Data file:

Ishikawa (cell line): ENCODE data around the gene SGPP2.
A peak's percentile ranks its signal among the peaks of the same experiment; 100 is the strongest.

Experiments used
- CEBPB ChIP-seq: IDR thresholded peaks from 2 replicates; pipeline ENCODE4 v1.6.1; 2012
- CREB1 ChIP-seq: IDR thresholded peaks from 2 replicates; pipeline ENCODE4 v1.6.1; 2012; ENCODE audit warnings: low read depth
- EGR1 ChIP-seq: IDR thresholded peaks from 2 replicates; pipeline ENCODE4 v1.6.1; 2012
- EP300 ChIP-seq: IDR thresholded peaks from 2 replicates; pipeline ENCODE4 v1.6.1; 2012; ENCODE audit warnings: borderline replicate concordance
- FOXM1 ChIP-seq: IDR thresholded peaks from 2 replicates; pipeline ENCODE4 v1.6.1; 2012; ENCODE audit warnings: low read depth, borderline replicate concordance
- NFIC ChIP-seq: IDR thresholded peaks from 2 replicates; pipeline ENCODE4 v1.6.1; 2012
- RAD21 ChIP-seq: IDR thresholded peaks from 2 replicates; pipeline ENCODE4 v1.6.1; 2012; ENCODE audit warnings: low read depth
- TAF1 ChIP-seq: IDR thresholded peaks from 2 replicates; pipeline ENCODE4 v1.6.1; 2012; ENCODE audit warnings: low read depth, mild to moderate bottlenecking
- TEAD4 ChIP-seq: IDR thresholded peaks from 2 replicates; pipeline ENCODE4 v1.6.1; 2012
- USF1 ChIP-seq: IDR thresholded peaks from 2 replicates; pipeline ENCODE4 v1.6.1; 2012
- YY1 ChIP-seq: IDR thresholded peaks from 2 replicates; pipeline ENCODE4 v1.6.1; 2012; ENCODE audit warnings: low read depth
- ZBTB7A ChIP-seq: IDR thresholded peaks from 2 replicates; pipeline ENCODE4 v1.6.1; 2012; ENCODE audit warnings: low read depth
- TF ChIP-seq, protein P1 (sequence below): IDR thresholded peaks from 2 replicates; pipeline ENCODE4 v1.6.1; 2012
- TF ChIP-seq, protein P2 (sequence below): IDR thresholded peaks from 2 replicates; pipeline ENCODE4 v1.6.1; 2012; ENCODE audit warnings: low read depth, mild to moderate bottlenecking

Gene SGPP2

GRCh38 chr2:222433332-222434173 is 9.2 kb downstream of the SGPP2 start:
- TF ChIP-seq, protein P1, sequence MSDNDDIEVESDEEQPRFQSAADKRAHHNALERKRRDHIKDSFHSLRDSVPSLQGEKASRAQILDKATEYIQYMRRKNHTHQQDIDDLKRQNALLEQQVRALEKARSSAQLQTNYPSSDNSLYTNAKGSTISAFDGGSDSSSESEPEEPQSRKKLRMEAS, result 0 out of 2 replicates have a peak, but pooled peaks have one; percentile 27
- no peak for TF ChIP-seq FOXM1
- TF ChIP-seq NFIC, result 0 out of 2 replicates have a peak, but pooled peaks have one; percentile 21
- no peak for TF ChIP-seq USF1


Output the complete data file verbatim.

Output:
Ishikawa (cell line): ENCODE data around the gene SGPP2.
A peak's percentile ranks its signal among the peaks of the same experiment; 100 is the strongest.

Experiments used
- CEBPB ChIP-seq: IDR thresholded peaks from 2 replicates; pipeline ENCODE4 v1.6.1; 2012
- CREB1 ChIP-seq: IDR thresholded peaks from 2 replicates; pipeline ENCODE4 v1.6.1; 2012; ENCODE audit warnings: low read depth
- EGR1 ChIP-seq: IDR thresholded peaks from 2 replicates; pipeline ENCODE4 v1.6.1; 2012
- EP300 ChIP-seq: IDR thresholded peaks from 2 replicates; pipeline ENCODE4 v1.6.1; 2012; ENCODE audit warnings: borderline replicate concordance
- FOXM1 ChIP-seq: IDR thresholded peaks from 2 replicates; pipeline ENCODE4 v1.6.1; 2012; ENCODE audit warnings: low read depth, borderline replicate concordance
- NFIC ChIP-seq: IDR thresholded peaks from 2 replicates; pipeline ENCODE4 v1.6.1; 2012
- RAD21 ChIP-seq: IDR thresholded peaks from 2 replicates; pipeline ENCODE4 v1.6.1; 2012; ENCODE audit warnings: low read depth
- TAF1 ChIP-seq: IDR thresholded peaks from 2 replicates; pipeline ENCODE4 v1.6.1; 2012; ENCODE audit warnings: low read depth, mild to moderate bottlenecking
- TEAD4 ChIP-seq: IDR thresholded peaks from 2 replicates; pipeline ENCODE4 v1.6.1; 2012
- USF1 ChIP-seq: IDR thresholded peaks from 2 replicates; pipeline ENCODE4 v1.6.1; 2012
- YY1 ChIP-seq: IDR thresholded peaks from 2 replicates; pipeline ENCODE4 v1.6.1; 2012; ENCODE audit warnings: low read depth
- ZBTB7A ChIP-seq: IDR thresholded peaks from 2 replicates; pipeline ENCODE4 v1.6.1; 2012; ENCODE audit warnings: low read depth
- TF ChIP-seq, protein P1 (sequence below): IDR thresholded peaks from 2 replicates; pipeline ENCODE4 v1.6.1; 2012
- TF ChIP-seq, protein P2 (sequence below): IDR thresholded peaks from 2 replicates; pipeline ENCODE4 v1.6.1; 2012; ENCODE audit warnings: low read depth, mild to moderate bottlenecking

Gene SGPP2

GRCh38 chr2:222433332-222434173 is 9.2 kb downstream of the SGPP2 start:
- TF ChIP-seq, protein P1, sequence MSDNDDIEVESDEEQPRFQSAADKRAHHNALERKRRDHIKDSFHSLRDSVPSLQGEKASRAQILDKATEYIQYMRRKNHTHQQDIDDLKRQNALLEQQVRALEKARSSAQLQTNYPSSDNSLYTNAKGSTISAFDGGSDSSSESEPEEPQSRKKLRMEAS, result 0 out of 2 replicates have a peak, but pooled peaks have one; percentile 27
- no peak for TF ChIP-seq FOXM1
- TF ChIP-seq NFIC, result 0 out of 2 replicates have a peak, but pooled peaks have one; percentile 21
- no peak for TF ChIP-seq USF1